Is there a free speech right to sell tarot card readings?

The ACLU of Tennessee says it is free speech. They have gone to court to fight a Dickson city ordinance that makes it illegal for ‘‘any person to conduct the business of, solicit for, or ply the trade of fortuneteller, clairvoyant, hypnotist, spiritualist, palmist, phrenologist or other mystic endowed with supernatural powers.’’

OTOH one Dickson councilwoman points out that Daly is free to do all the tarot readings she wants, as long as she doesn’t charge for them. ‘‘We do not prohibit them from doing it,’’ Councilwoman Linda Chambers said. ‘‘If they want to do it for free, that’s fine.’’

Chambers thinks the intent of the law was to protect people from fraud. My view is that this is analagous to a thug catching you in a dark alley and saying, “Your money or your life!” That’s not protected free speech.

So, does this law violate freedom of speech or does it appropriately criminalize a con game?

I defy you to adequately explain how tarot card readings are a “con game” while, say, faith healing isn’t. Is Dickson city going to ban Benny Hinn from the local airwaves too?

There goes the St Christopher medal business.

My question is, are the people doing the readings claiming actual powers or that it’s “for entertainment purposes only” If the former, they should be challenged and required to provide proof before charging for their services (in other words, not be able to charge), if the latter, and there’s no deception involved (the “entertainment only” labelling and disclaimers are clear and the readers admit they don’t actually have any powers), then they should be allowed to charge and let the buyer beware.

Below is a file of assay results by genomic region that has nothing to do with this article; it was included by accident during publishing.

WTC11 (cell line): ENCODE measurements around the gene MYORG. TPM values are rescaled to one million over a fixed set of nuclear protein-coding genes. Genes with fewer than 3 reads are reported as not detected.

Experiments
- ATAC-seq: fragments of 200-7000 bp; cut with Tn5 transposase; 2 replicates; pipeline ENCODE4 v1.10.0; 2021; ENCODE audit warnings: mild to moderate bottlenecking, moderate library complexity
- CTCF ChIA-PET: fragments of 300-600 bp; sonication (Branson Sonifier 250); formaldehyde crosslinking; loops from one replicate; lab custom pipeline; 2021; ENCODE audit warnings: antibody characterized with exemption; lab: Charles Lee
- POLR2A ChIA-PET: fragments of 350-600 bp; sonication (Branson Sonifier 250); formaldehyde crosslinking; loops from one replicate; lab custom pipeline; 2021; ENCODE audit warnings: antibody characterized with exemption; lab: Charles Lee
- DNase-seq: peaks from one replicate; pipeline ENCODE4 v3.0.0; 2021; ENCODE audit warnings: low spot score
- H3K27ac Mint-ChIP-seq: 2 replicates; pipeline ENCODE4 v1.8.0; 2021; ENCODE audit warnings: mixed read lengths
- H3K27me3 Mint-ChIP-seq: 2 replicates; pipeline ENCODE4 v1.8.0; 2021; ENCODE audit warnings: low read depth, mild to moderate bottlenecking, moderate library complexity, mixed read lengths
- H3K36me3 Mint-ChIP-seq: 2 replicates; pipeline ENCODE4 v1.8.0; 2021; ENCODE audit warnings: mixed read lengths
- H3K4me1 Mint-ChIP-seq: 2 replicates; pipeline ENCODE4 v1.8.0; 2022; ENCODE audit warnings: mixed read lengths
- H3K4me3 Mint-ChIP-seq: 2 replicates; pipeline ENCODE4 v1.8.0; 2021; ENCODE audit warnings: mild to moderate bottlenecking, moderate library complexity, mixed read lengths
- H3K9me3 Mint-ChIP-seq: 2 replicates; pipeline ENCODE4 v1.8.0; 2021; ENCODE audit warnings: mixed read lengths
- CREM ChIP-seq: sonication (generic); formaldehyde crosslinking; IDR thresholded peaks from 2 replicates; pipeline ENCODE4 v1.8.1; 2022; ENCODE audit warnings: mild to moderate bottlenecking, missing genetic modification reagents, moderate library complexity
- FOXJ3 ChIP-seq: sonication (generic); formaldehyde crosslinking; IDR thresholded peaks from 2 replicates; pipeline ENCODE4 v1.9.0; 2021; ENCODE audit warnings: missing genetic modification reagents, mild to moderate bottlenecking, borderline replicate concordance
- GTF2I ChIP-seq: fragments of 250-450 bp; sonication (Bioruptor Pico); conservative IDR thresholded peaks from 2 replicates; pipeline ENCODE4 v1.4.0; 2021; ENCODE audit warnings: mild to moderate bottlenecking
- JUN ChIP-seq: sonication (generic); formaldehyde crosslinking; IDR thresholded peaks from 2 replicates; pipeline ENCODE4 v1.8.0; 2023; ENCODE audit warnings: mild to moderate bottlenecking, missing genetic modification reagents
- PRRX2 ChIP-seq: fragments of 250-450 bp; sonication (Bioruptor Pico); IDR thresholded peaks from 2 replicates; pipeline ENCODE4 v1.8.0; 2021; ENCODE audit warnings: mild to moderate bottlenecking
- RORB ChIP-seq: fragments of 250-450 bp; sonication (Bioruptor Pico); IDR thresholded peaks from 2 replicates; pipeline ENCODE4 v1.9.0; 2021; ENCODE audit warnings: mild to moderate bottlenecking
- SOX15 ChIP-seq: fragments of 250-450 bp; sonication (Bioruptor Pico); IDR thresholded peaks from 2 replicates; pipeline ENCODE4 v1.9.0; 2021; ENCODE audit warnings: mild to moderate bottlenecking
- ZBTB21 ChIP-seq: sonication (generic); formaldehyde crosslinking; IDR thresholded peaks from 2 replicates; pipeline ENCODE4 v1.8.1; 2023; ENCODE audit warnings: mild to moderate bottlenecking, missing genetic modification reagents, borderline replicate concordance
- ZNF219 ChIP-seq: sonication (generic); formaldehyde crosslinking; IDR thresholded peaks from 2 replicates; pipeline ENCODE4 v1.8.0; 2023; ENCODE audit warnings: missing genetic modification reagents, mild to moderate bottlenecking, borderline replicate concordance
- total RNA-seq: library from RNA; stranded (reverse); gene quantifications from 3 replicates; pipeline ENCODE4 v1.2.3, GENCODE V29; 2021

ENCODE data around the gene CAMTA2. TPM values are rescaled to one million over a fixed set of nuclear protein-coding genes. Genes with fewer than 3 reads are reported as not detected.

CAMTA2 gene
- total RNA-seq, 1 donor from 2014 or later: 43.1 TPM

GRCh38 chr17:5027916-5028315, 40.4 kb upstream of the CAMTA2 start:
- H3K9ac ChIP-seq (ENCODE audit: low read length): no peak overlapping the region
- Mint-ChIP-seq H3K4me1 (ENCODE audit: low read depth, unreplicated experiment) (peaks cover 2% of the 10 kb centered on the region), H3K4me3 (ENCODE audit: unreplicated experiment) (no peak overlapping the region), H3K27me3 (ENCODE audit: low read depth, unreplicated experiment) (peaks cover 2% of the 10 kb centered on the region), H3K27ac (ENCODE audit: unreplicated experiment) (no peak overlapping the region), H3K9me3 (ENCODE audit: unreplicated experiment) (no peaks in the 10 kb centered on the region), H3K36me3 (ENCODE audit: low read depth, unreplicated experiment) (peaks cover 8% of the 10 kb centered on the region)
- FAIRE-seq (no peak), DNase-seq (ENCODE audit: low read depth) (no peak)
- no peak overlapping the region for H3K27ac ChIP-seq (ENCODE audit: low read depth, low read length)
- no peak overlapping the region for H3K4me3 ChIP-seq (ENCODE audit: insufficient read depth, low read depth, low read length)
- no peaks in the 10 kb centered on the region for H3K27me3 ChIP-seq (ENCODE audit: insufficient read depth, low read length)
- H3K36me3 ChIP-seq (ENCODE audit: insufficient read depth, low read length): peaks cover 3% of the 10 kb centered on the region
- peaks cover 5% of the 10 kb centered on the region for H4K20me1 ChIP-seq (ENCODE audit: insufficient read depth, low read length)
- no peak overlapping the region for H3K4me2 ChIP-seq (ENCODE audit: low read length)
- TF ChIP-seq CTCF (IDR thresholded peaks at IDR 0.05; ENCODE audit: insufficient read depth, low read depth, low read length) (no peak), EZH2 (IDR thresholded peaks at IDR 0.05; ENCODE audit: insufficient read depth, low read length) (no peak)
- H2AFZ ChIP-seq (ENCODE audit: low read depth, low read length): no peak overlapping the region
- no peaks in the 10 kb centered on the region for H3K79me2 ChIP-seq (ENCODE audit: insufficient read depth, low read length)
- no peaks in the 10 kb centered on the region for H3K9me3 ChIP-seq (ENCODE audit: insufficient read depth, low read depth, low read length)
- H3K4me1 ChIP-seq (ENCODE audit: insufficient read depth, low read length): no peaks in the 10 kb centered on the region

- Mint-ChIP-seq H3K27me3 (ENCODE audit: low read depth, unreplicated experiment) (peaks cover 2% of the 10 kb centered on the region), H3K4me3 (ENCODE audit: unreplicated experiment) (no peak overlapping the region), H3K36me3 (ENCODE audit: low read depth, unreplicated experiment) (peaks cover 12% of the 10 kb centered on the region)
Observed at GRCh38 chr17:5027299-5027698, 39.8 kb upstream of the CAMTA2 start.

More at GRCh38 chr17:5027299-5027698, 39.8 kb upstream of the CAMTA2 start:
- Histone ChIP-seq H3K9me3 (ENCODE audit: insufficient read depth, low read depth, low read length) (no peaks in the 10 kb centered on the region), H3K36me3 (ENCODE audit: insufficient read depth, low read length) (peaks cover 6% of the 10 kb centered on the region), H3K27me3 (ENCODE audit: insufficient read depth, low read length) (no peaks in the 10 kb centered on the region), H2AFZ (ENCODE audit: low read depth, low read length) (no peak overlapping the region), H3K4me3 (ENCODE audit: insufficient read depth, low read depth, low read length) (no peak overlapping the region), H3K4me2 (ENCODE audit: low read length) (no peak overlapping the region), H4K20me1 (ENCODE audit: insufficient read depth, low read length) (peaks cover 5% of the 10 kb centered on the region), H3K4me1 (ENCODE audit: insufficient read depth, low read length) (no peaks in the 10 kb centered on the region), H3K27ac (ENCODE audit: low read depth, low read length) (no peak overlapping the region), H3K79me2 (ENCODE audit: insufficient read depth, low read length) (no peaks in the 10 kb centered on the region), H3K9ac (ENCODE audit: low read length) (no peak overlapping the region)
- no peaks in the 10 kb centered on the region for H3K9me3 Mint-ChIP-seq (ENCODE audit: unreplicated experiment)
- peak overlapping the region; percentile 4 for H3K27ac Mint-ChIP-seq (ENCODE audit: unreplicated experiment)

Phrenologist?? Isn’t there some “science” associated with that? And I didn’t see Feng Shui consultant on that list.

If they’re offering their services as genuine, it’s fraud. If they’re offering them as entertainment, it’s not.

Faith healers are frauds as well but I think the loophole is that they aren’t directly selling their services. The “healing” is nominally free and then a pitch is made to the rest of the crowd for donations. It’s not a direct quid pro quo as with Tarot readers, mediums, etc.

For entertainment pruposes only.
This gets one out of potential fraud charges.

I think that we have the right to give readings. I don’t know about selling them.


Feng Sui is really harder to show as fraudulent because its claims are more aestheitic than tangible. Sure there is rubbish about “chi” and so forth but if they tell that a certain plant stand will increase your energy and you feel like it does it’s hard to show fraud. Also, Feng shui does fulfill its claims in the sense that if they decorate your office and you like the way it looks, they have succeeded. The claims about chi are silly but really not much more than traditional claims about certain colors being “cheery” others being “somber,” etc. It’s all so subjective that it can’t be proven fraudulent.

Good point. I withdraw the analogy to faith healers.

I’m just impressed that their legalese contains an explicit recognition of the existence of “supernatural powers”. I’d have expected them to say “or other mystic professing to possess supernatural powers” or something along those lines.

At the very least, the legislation needs to be dumped as it legitimizes the concept while seeking to restrict it.

Geez, I would thought december would support selling the tarot-card readings, since it’s all about free enterprise, capitalism, and all that fun stuff.

(Is it free speech? Probably about as much as James Van Praagh’s “talk to the dead” bullstuff is)

**Is there a free speech right to sell tarot card readings? **

How can you have “free” and “sell” in the same sentence and still have doubts about the invalidity of your question?

Well, THAT’S a piece of pointless sophistry if I ever saw one.

Would you consider it a free speech issue if legislators tried to stop the printing and sale of newspapers?